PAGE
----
Welcome to California Inc., the weekly newsletter of the L.A. Times Business Section.
I’m Business columnist David Lazarus, and here’s a rundown of upcoming stories this week and the highlights of last week.
Investors are feeling a tail wind after stocks ended higher last week amid renewed hopes of a cut in interest rates. Fed Chairman Jerome H. Powell told Congress that economic crosscurrents “have reemerged, creating greater uncertainty.”
Retail sales: Consumer spending accounts for about two-thirds of U.S. economic activity, so retail sales are a big deal, and the latest figures come out Tuesday. In May, sales rose 0.5% as households bought more motor vehicles and a variety of other goods.
Homebuilding: Housing starts will be released Wednesday. Homebuilding fell 0.9% in May, but data for the prior two months were revised higher and building permits increased.
Consumer sentiment: Consumer sentiment takes center stage Friday. Sentiment was down in June amid ongoing trade tension and concerns about the economy.
Hakuna matata: Disney made a ton of money with its 1994 animated film “The Lion King.” It’s now releasing a new version of “The Lion King,” so more money undoubtedly will be made. It opens Friday. For slightly more original fare, check out “David Crosby: Remember My Name,” a documentary about the famed performer.
Monday’s Business section examines how a black market in wildlife trafficking thrives on Facebook and Instagram. From orangutans and cheetah cubs to opioids and ancient Middle Eastern antiquities, if something can be sold illegally, researchers say, it’s likely being sold somewhere on the sites. And things could be about to get worse.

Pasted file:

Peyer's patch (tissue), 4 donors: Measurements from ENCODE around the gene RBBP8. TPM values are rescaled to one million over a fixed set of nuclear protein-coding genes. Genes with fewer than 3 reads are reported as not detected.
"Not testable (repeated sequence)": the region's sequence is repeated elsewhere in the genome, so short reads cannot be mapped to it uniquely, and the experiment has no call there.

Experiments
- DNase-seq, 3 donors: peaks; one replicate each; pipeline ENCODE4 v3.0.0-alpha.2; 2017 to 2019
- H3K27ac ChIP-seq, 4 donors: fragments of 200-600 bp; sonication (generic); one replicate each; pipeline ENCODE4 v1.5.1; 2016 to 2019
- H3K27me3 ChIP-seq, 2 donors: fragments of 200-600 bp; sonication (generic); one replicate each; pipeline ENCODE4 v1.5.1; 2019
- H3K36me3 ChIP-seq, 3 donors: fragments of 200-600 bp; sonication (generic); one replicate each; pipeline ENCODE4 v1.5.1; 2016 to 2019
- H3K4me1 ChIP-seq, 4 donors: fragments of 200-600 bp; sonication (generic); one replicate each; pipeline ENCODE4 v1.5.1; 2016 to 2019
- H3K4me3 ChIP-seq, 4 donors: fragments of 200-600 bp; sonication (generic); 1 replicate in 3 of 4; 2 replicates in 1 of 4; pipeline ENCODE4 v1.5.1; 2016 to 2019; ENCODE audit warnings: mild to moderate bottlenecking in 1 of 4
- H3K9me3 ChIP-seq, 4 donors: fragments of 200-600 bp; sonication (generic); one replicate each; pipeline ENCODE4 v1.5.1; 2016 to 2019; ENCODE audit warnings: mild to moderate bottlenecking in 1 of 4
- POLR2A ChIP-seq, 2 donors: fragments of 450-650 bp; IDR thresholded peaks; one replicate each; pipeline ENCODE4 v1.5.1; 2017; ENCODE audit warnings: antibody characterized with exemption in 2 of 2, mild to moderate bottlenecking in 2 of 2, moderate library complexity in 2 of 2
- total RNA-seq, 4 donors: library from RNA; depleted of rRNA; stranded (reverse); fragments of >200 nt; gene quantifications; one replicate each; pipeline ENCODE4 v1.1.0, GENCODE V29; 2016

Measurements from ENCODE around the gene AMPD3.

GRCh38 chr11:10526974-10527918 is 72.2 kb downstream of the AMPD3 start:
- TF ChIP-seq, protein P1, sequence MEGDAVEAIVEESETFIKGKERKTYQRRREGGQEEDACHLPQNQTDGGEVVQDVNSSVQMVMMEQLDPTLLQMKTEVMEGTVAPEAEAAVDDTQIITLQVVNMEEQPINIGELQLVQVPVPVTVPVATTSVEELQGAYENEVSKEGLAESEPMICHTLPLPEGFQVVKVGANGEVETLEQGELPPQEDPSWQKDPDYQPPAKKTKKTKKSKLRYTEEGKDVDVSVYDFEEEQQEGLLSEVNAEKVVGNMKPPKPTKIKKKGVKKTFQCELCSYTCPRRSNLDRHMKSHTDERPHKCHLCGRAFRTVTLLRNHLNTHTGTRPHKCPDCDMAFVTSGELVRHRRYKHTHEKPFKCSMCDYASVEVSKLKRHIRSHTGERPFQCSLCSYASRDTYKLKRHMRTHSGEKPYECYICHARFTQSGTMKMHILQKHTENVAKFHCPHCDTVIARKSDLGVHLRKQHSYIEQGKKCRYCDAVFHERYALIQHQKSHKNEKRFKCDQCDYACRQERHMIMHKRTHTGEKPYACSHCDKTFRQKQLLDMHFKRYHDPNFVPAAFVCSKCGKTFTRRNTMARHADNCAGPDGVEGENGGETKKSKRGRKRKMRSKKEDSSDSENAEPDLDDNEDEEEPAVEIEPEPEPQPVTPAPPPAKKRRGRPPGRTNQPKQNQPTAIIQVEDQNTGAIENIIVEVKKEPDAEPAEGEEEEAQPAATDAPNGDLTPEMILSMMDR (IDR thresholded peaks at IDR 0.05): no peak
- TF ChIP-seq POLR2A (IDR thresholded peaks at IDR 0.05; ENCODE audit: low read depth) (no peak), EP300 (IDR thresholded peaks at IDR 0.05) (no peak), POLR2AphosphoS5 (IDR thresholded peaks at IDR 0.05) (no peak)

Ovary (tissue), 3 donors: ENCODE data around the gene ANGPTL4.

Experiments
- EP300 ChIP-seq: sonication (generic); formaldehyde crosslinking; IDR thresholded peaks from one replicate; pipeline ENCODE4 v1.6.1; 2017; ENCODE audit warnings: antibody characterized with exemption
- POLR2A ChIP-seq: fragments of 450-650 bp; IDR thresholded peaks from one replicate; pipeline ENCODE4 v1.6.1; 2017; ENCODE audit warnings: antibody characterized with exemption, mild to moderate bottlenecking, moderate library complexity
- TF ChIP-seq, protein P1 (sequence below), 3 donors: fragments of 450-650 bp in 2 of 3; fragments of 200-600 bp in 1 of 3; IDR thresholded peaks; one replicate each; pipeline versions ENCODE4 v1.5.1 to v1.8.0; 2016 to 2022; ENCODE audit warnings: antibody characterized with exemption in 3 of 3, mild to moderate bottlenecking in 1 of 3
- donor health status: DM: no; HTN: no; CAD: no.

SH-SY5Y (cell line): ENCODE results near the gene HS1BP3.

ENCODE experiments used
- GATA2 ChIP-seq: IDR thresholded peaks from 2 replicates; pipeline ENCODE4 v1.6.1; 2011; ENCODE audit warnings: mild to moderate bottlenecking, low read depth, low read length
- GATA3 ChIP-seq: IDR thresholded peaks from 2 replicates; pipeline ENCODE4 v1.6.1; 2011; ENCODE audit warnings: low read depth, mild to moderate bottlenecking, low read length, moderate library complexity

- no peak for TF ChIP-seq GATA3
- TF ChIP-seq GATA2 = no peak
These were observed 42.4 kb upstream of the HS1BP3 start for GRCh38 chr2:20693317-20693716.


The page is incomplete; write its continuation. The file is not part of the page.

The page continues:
Here are some of the other stories that ran in the Times Business section in recent days that we’re continuing to follow:
Down and out: Two years after methane gas began leaking from Southern California Gas Co.’s Aliso Canyon storage field, one of the company’s key pipelines exploded, starting a fire in the desert and leaving a smoking crater in the ground. The 30-inch pipeline is still out of service, and Aliso Canyon remains restricted. Some experts are worried a heat wave could send prices soaring once again this summer.
Banding together: Gig workers from across the state headed to Sacramento in the hope of persuading legislators to pass Assembly Bill 5, the effects of which would include forcing Uber, Lyft and other app-based on-demand services to treat their pools of contractors as employees. Switching from a contractor to an employee model would require major shifts in how these companies operate, at least in California.
Our gang: WarnerMedia is looking for a little help from its “Friends” to launch the company’s upcoming streaming service. The AT&T-owned business said its new service, which will launch next spring, would have exclusive rights to all 236 episodes of “Friends,” which was produced by Warner Bros. Television and has been one of Netflix’s most popular shows.